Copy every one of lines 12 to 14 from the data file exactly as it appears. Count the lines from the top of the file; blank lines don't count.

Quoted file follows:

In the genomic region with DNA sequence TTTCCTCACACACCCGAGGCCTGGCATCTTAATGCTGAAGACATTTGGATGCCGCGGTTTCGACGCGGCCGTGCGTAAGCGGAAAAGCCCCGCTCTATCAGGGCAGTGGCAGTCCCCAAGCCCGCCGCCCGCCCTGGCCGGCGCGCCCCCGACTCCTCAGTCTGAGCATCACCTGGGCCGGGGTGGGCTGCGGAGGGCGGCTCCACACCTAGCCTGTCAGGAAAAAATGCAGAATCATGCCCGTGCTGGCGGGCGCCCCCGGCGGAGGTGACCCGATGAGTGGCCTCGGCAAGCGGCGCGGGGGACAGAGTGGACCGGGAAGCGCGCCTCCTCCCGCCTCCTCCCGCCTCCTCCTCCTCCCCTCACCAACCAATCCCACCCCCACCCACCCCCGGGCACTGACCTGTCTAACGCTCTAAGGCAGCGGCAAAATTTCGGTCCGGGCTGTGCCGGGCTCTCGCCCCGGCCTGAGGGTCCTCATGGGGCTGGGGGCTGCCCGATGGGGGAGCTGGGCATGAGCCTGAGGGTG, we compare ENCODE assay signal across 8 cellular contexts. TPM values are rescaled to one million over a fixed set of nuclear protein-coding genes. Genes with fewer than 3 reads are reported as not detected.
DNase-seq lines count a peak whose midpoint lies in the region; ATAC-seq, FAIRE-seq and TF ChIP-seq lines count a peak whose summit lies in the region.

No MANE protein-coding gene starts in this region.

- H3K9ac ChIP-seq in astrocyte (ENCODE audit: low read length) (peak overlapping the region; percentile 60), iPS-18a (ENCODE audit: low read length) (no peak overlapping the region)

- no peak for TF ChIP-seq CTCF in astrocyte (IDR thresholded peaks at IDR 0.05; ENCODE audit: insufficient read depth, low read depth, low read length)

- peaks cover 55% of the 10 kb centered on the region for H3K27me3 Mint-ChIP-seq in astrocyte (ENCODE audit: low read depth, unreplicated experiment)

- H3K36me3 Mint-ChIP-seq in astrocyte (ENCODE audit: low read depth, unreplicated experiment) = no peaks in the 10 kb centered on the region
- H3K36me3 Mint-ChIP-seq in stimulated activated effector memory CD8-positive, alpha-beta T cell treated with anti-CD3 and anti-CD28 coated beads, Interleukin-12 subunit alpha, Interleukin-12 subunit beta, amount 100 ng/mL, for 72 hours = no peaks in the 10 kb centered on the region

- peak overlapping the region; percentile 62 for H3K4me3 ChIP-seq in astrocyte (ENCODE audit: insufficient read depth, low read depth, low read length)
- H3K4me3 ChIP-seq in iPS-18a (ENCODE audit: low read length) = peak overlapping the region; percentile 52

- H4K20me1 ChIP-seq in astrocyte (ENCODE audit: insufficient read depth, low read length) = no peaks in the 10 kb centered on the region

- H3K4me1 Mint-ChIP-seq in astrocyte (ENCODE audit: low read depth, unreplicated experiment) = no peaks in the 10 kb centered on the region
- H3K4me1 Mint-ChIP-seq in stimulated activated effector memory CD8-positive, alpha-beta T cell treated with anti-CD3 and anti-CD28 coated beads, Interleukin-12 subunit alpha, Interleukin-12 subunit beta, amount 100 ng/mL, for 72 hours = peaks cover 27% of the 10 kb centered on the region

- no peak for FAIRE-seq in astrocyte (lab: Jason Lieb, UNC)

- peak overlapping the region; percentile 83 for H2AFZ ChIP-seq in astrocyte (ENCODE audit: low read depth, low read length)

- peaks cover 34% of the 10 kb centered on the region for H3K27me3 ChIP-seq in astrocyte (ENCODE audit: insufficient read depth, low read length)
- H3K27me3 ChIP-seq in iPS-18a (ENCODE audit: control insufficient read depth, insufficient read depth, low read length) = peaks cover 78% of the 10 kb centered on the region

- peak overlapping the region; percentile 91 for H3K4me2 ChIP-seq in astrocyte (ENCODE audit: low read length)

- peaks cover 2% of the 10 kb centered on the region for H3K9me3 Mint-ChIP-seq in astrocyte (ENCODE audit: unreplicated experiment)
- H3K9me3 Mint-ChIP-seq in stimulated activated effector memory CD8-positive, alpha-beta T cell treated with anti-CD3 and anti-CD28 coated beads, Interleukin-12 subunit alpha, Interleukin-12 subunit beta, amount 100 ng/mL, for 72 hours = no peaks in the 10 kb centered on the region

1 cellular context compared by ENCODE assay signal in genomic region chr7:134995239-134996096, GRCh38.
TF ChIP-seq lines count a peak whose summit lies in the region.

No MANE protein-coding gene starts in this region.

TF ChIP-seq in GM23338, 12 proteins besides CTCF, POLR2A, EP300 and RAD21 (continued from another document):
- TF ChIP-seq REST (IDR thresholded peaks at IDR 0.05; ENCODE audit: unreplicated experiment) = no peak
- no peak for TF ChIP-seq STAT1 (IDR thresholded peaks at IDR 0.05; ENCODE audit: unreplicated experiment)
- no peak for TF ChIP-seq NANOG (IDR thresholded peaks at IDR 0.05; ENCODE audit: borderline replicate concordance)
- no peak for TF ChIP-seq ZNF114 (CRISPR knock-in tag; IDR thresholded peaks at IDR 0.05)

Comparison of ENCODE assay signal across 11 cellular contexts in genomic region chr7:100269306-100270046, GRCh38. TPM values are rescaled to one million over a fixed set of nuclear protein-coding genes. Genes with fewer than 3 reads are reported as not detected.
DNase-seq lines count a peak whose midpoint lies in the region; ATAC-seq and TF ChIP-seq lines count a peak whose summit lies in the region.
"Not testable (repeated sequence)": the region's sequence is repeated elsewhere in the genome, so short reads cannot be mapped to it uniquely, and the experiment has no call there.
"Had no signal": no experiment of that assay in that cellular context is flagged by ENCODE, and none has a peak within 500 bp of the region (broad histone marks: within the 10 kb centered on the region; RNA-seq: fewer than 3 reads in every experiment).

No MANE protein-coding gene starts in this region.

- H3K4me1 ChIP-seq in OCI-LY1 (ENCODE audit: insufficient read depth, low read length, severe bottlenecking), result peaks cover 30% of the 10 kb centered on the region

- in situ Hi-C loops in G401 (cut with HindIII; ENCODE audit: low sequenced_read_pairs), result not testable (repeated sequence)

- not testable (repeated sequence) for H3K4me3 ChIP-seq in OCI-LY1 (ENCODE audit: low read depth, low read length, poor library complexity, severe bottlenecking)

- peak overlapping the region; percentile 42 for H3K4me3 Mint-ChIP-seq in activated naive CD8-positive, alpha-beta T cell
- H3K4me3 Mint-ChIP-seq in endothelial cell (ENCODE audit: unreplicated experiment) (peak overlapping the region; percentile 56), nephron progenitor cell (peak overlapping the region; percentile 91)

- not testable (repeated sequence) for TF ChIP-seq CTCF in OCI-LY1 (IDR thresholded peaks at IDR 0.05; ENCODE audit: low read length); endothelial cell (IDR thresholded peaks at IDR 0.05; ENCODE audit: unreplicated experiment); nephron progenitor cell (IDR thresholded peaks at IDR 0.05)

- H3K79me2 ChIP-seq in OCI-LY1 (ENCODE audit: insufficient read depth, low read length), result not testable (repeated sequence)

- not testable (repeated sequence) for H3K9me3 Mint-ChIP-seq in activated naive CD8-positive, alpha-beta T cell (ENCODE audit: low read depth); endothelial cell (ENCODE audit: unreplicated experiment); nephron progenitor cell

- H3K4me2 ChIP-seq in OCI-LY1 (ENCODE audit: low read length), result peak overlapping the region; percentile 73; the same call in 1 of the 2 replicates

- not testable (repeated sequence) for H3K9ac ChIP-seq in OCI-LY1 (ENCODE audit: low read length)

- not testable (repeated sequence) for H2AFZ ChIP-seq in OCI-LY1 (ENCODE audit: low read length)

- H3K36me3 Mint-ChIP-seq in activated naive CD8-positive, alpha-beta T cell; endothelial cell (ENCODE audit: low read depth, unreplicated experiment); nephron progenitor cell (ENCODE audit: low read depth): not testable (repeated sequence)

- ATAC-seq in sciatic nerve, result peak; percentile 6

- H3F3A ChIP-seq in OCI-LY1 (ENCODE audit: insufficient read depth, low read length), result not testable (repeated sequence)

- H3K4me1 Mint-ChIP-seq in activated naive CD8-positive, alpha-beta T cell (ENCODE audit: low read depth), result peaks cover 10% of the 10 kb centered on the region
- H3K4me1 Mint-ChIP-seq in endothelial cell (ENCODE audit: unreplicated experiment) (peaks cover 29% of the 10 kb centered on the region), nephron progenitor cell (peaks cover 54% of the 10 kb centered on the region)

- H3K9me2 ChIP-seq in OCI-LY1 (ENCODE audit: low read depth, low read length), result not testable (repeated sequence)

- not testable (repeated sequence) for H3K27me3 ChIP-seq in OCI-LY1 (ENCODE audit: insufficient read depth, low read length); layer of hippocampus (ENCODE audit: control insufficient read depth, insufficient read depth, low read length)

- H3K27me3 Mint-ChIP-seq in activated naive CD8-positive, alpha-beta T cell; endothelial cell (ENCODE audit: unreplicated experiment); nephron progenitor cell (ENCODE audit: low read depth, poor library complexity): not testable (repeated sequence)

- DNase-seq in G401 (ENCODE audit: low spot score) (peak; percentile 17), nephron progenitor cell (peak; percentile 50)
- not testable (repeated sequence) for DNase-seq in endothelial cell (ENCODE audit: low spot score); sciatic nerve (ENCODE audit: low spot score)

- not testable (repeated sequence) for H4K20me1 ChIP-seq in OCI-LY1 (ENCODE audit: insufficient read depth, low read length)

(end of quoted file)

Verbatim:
- H3K4me1 Mint-ChIP-seq in astrocyte (ENCODE audit: low read depth, unreplicated experiment) = no peaks in the 10 kb centered on the region
- H3K4me1 Mint-ChIP-seq in stimulated activated effector memory CD8-positive, alpha-beta T cell treated with anti-CD3 and anti-CD28 coated beads, Interleukin-12 subunit alpha, Interleukin-12 subunit beta, amount 100 ng/mL, for 72 hours = peaks cover 27% of the 10 kb centered on the region

- no peak for FAIRE-seq in astrocyte (lab: Jason Lieb, UNC)